Michael M. Jones, The Green Man Review
ALA Booklist's Roland Green reviews DREAMS OF THE COMPASS ROSE in the May 2002 Mystery Showcase Issue on page 1514, top of page, the Adult Fiction, SF/Fantasy column, saying among other things:
"Nazarian's story cycle treads the borderline between the episodic novel and the short-story collection, recalling the work of contemporary fantasist Charles de Lint, early-twentieth-century fantasist Lord Dunsany, and even, reaching way back, The Thousand and One Nights....her imagery is rich, vivid, and memorable, not to mention being remarkable because she realizes it not in her native language, Russian, but in English.... Indeed, this is a singularly appealing book by a new voice in fantasy."
Roland Green, ALA Booklist
Also a YA recommendation is as follows:
" An enchanting must-have for YA fantasy collections." - KS.
Science Fiction Chronicle reviews DREAMS OF THE COMPASS ROSE in the June 2002 Issue (# 225), calling it an "unusual fantasy novel" and also says:
"... although it uses many of the trappings of traditional heroic
fantasy, the elements are assembled in a unique fashion."
"Often the conflict is dark and foreboding..."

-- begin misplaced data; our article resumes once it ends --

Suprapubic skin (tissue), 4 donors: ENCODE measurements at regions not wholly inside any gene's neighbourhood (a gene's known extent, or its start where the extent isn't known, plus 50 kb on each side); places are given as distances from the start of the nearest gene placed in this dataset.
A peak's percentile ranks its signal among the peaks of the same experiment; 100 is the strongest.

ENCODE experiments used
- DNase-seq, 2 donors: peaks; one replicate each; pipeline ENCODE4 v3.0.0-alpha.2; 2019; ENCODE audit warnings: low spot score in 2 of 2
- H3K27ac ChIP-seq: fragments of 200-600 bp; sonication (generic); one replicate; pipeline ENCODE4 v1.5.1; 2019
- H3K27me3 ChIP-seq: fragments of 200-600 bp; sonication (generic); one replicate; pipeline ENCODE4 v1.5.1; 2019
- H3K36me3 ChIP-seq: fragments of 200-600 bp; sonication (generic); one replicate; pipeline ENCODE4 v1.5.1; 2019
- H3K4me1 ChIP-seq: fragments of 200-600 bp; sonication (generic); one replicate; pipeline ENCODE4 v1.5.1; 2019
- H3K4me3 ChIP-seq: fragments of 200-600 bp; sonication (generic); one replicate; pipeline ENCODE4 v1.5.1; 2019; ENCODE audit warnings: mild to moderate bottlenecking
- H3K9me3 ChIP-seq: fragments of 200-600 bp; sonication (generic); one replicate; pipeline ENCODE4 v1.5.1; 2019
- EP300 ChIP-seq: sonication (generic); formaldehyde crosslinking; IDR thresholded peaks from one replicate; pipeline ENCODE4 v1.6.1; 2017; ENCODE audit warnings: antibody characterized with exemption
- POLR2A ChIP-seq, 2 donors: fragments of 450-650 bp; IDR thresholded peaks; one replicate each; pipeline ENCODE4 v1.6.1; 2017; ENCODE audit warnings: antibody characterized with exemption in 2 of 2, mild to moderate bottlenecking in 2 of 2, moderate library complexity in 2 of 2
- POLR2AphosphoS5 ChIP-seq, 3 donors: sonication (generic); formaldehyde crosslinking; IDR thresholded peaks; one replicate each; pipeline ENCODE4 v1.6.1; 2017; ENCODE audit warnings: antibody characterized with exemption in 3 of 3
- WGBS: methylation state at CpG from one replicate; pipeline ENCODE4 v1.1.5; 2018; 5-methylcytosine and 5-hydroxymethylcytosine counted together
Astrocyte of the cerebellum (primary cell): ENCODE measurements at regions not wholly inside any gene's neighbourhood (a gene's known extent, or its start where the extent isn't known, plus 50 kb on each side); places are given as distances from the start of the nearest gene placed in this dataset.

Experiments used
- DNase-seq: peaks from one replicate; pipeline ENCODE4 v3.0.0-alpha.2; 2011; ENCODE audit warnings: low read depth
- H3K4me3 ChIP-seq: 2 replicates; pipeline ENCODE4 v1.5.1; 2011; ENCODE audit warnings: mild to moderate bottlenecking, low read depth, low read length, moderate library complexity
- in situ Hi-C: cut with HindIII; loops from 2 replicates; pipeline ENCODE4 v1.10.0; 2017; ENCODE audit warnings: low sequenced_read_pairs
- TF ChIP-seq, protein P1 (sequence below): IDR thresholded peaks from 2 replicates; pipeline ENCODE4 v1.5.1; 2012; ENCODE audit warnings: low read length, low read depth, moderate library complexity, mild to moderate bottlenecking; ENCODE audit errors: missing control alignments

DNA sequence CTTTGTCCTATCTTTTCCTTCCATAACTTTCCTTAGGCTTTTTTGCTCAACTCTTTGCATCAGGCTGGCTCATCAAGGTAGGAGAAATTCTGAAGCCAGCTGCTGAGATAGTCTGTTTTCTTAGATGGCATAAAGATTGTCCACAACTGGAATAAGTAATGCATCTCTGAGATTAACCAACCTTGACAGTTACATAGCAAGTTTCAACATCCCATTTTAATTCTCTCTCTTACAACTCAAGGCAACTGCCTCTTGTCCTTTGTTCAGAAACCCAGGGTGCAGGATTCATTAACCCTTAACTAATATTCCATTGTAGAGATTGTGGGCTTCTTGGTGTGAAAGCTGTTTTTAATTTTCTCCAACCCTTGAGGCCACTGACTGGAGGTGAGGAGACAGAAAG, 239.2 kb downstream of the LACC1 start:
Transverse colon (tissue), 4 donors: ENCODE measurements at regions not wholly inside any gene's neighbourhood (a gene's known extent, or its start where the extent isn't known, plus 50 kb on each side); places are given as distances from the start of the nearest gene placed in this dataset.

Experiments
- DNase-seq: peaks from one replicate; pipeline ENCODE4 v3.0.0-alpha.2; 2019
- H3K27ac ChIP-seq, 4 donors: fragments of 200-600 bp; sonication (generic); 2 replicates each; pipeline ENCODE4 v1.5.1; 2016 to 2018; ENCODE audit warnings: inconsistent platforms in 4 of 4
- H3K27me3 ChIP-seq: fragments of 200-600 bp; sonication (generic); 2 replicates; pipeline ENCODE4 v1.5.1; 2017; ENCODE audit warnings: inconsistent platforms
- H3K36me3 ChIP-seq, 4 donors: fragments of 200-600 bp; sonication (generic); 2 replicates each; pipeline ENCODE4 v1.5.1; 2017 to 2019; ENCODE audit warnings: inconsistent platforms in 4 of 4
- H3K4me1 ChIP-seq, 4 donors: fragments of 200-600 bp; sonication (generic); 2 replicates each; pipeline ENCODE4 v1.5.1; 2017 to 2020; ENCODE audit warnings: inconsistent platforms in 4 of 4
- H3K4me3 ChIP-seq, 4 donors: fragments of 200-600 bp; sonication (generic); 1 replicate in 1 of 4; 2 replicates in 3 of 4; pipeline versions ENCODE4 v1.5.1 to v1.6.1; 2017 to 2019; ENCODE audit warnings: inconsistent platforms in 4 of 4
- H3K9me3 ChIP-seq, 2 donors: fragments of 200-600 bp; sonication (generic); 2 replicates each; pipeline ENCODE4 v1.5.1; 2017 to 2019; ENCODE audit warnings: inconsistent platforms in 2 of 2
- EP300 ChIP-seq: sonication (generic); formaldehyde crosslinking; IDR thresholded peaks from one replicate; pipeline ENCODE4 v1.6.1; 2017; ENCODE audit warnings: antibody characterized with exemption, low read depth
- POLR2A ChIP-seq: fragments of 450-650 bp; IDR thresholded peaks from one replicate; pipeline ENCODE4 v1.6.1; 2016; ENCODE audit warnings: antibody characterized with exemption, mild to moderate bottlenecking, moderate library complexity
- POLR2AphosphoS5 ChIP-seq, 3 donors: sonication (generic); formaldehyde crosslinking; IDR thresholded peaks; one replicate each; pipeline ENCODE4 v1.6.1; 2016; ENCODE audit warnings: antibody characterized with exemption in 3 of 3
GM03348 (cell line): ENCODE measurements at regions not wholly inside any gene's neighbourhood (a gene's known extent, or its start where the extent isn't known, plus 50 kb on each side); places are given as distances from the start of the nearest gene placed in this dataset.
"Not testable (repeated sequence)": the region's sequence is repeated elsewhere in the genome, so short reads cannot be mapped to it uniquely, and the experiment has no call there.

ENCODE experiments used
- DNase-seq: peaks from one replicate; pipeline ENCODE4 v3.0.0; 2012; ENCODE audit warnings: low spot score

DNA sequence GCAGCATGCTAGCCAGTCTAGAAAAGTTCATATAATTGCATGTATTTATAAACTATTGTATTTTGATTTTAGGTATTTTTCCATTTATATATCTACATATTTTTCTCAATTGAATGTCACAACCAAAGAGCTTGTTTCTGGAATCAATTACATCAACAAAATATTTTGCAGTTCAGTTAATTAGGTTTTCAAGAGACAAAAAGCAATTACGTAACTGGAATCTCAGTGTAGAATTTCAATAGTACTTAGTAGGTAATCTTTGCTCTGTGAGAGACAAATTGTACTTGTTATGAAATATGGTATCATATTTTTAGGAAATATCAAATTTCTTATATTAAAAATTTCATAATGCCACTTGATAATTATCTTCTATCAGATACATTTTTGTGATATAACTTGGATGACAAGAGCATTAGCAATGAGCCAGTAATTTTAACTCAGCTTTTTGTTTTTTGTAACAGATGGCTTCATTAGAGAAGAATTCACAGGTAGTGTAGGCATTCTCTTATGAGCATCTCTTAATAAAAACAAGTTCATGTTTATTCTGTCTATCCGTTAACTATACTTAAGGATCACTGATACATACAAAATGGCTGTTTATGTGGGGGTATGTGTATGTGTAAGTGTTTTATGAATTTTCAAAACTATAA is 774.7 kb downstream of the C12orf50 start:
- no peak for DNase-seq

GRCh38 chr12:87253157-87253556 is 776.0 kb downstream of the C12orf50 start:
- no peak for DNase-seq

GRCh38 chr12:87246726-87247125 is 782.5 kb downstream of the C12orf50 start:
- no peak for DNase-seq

"...Nazarian's prose is well constructed and her exotic settings are
vivid and realistic. There's almost a fairy tale quality to the book,
and it differs enough from the usual array of usurped thrones and
quest stories to warrant your time."
Science Fiction Chronicle
SF Reader reviewer Jack Crane calls short story "Rossia Moya" his "personal fave" in an excellent review of the anthology THE AGE OF REASON.
"This delicately written... haunting story, told convincingly from first-person, finishes with an uplifting twist."
Jack Crane, SF Reader
Publishers Weekly gives an excellent review to DREAMS OF THE COMPASS ROSE in the Forecasts column. It is the very first review in the SF/Fantasy/Horror section on page 82 of the March 18, 2002 issue.
"...a clever concoction of vignettes and short stories knitted into a morality tale about the temptation of illusion and the price of truth..."
"...an exotic setting reminiscent of Tanith Lee's Flat Earth series...."
"The author's sumptuous language will resonate with Lord Dunsany and Clark Ashton Smith fans...."
"Nazarian's vital themes and engaging characters are sure to entertain."
A. L. Sirois gives a wonderful review to DREAMS OF THE COMPASS ROSE in Deep Outside SFFH.
"...a sweeping, lyrical style that nevertheless contains touches of earthiness.... It may well be that Vera Nazarian, like her trickster goddess, Ris, is one of the old masters of fantasy, returned to earth in a new guise. She bears watching."
A. L. Sirois
Vision editor Lazette Gifford conducts an author interview with Vera Nazarian in the March 1, 2002 Issue #8.
Charles de Lint gives extraordinary high marks to Vera Nazarian's debut novel DREAMS OF THE COMPASS ROSE in his regular review column "Books to Look For" in the February 2002 Issue (Vol. 102, No. 2, Whole No. 603) of The Magazine of Fantasy & Science Fiction.
Author quotes for DREAMS OF THE COMPASS ROSE hardcover edition:
"The colorful strong writing style that Vera has worked on for years has come to full fruition."
Marion Zimmer Bradley